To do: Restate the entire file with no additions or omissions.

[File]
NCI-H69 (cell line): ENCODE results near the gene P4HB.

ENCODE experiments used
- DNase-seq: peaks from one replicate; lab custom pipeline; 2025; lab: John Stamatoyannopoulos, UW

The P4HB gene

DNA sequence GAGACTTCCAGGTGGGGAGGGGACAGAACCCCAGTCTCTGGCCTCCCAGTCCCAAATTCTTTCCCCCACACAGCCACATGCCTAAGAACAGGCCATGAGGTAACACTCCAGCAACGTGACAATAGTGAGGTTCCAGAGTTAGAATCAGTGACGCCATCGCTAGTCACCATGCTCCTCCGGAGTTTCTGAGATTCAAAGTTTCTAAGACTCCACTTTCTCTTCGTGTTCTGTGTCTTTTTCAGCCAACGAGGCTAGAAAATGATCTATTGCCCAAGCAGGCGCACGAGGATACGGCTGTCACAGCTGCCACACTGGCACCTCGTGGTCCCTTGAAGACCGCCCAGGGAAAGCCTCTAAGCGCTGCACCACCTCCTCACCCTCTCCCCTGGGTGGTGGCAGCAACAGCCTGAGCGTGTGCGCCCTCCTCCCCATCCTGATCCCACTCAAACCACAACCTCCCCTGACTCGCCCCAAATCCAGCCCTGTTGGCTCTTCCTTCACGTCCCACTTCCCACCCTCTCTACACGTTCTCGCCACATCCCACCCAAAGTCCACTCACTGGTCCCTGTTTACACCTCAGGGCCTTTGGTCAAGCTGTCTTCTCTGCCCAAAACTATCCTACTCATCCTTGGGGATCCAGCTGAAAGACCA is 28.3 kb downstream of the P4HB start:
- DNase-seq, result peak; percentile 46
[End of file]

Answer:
NCI-H69 (cell line): ENCODE results near the gene P4HB.

ENCODE experiments used
- DNase-seq: peaks from one replicate; lab custom pipeline; 2025; lab: John Stamatoyannopoulos, UW

The P4HB gene

DNA sequence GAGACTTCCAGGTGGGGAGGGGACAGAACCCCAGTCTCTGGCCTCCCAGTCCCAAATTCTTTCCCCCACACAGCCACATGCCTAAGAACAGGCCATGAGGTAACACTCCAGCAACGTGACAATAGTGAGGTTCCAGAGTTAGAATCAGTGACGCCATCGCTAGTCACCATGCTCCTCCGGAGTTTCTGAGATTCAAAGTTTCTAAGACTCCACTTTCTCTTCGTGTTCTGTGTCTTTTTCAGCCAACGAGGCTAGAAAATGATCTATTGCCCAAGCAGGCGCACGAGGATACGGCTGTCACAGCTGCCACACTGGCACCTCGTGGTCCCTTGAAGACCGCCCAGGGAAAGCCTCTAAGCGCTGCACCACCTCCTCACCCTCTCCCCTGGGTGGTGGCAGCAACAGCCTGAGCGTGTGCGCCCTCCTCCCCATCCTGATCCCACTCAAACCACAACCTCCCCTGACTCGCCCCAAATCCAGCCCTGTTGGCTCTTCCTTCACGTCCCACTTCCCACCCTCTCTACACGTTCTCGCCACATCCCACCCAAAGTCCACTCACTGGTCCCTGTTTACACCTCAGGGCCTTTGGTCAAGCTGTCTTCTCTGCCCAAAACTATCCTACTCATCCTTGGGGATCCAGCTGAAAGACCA is 28.3 kb downstream of the P4HB start:
- DNase-seq, result peak; percentile 46